Fonterra has reported its "most encouraging sustainability results since starting its annual reporting four years ago", according to the Kiwi co-op's latest sustainability report.
However, it was noted that focus must stay on "what still needs to be done" to reach its long-term targets.
Commenting following the release of Fonterra’s 2020 Sustainability Report today (Tuesday, November 3), Fonterra CEO Miles Hurrell said: "The progress we’ve made this year towards our three interconnected goals of healthy people, a healthy environment and a healthy business show that our strategy and customer-led operating model are delivering."
According to Fonterra, its report noted that the New Zealand co-op has improved all three of its core environmental metrics around greenhouse gas (GHG) emissions, water use and solid waste to landfill for the first time since launching its first stand-alone Sustainability Report in 2017.
Among other highlights in the report, Fonterra has become the first dairy company in New Zealand to have its emission reduction targets endorsed by the UN-backed Science Based Target initiative.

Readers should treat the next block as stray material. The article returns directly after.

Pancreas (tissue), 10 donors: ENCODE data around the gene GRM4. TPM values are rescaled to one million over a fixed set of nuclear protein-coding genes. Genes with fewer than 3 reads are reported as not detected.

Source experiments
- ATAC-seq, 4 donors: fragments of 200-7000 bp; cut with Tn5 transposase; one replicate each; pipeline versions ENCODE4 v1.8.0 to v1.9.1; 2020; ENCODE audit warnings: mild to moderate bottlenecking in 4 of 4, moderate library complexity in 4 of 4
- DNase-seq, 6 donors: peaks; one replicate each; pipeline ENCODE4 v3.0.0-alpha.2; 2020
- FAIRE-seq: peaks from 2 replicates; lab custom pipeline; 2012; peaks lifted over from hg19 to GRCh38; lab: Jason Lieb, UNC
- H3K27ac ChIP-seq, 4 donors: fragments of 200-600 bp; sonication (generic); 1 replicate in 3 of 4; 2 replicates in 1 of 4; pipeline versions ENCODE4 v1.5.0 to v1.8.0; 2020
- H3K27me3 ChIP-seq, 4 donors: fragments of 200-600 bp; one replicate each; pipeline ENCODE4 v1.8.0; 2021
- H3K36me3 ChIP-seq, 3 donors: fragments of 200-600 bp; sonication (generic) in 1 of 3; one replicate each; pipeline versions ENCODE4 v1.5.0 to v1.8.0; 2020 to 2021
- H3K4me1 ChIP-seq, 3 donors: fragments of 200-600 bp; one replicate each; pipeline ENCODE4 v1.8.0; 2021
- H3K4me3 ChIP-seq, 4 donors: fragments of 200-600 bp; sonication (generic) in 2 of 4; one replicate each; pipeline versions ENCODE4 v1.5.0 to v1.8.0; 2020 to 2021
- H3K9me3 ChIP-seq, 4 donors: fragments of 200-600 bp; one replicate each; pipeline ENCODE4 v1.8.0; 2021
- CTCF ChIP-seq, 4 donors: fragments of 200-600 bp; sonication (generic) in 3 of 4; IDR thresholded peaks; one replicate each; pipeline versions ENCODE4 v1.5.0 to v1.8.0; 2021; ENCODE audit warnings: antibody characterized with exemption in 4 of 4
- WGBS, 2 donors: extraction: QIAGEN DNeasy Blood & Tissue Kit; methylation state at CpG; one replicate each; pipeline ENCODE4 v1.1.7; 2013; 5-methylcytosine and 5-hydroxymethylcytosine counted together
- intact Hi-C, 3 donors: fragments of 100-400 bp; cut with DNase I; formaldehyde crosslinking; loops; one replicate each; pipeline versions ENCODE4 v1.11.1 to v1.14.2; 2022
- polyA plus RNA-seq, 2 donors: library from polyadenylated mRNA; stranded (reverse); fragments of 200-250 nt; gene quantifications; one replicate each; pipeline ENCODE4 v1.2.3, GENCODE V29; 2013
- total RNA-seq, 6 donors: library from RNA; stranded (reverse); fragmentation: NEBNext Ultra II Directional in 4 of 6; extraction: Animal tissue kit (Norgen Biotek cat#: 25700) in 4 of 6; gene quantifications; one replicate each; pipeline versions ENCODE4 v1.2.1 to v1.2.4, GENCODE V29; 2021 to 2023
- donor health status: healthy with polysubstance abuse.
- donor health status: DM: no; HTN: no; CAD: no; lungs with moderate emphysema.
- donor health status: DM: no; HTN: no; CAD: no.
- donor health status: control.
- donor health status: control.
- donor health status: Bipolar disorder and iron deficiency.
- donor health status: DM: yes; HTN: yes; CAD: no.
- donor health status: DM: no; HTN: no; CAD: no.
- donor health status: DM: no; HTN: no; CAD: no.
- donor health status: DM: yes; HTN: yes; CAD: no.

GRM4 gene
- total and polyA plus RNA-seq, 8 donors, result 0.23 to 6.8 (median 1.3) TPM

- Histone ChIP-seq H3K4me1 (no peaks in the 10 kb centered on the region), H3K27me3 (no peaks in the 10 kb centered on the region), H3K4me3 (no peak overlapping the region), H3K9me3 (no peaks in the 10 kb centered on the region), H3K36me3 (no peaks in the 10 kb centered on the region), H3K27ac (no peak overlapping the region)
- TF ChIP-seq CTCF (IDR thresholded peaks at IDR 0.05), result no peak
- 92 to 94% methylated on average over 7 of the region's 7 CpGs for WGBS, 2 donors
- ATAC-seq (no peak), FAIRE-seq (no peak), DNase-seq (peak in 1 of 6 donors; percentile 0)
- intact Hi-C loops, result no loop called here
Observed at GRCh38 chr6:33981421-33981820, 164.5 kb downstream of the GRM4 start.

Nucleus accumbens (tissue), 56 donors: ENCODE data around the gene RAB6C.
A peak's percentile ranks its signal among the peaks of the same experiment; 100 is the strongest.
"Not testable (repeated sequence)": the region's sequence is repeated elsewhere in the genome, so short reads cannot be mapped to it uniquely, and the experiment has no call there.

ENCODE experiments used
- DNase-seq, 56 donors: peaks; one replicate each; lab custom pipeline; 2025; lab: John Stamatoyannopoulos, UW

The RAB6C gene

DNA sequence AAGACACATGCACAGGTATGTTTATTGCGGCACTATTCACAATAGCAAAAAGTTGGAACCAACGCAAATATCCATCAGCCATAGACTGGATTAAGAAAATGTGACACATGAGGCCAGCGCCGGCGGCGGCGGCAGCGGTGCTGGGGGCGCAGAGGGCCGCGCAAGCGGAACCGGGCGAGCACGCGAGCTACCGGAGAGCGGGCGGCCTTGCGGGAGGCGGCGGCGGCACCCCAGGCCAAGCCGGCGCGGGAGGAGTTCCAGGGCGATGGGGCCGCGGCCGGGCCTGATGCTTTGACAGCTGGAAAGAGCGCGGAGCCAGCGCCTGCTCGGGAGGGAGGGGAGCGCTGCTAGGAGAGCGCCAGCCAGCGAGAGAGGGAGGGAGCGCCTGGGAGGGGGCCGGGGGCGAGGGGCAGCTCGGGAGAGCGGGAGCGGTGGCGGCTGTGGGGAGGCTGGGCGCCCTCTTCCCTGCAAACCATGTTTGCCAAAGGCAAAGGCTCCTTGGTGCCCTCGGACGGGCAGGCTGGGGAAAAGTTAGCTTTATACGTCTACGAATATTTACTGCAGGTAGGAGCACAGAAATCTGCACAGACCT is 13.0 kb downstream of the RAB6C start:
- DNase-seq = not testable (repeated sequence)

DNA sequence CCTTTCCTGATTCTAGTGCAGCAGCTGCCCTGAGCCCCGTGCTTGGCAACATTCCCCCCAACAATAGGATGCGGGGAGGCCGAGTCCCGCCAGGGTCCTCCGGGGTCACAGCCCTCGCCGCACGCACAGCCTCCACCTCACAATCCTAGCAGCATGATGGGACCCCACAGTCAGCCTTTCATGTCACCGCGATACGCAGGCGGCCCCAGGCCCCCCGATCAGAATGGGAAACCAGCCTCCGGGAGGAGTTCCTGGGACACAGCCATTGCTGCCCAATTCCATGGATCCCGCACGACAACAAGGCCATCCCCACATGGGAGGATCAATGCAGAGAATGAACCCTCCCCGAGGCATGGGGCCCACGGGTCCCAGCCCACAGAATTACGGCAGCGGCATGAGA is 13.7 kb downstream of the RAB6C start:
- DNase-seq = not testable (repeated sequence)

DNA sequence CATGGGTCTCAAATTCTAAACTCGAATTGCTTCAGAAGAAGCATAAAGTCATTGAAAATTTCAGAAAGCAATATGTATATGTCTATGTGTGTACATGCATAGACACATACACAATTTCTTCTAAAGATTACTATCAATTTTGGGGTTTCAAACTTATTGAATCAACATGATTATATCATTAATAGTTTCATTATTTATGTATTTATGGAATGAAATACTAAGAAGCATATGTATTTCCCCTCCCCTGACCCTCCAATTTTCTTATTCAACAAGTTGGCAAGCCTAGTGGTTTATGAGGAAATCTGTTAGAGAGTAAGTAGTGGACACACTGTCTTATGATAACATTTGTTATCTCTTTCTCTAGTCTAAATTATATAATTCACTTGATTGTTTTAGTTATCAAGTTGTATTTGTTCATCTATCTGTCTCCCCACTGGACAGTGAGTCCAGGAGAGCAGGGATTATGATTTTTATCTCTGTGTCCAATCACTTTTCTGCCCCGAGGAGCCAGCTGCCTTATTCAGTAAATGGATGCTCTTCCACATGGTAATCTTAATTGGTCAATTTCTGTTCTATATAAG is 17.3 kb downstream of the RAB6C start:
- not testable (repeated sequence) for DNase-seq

This means that the co-op’s 2030 target of 30% reduction in 'Scope 1 and 2' GHG emissions, which are the emissions it directly creates and those from the energy it uses, "has been approved as being in line with what the latest climate science says is needed to limit global warming to well below 2°".
Continuing his comments, Hurrell said:
“Our farmer owners have a carbon footprint of about one-third of the world average, and we’re continuing to support them to adapt to change.
Setting science-based targets is important and so is the concrete action we’re taking today – like providing farmers with farm-specific emissions profiles, which will help them identify opportunities for improvements, and switching our Te Awamutu site to wood pellets, which will reduce our coal use by almost 10%.
Meanwhile, in terms of improving the energy efficiency of existing assets, it was noted that this year the co-op hit its longest running target of 20% reduction in energy intensity across its New Zealand manufacturing sites between 2003 and 2020.
As part of the plan to reach a 30% reduction in emissions by 2030, and ultimately net zero emissions by 2050, Fonterra is developing site-specific ‘Greenprints’ that outline the roadmap to decarbonisation.
The report also highlights areas for improvement including the need to achieve better gender and ethnic diversity at leadership level and accelerate progress towards key 2025 targets such as having 100% reusable, recyclable or compostable packaging.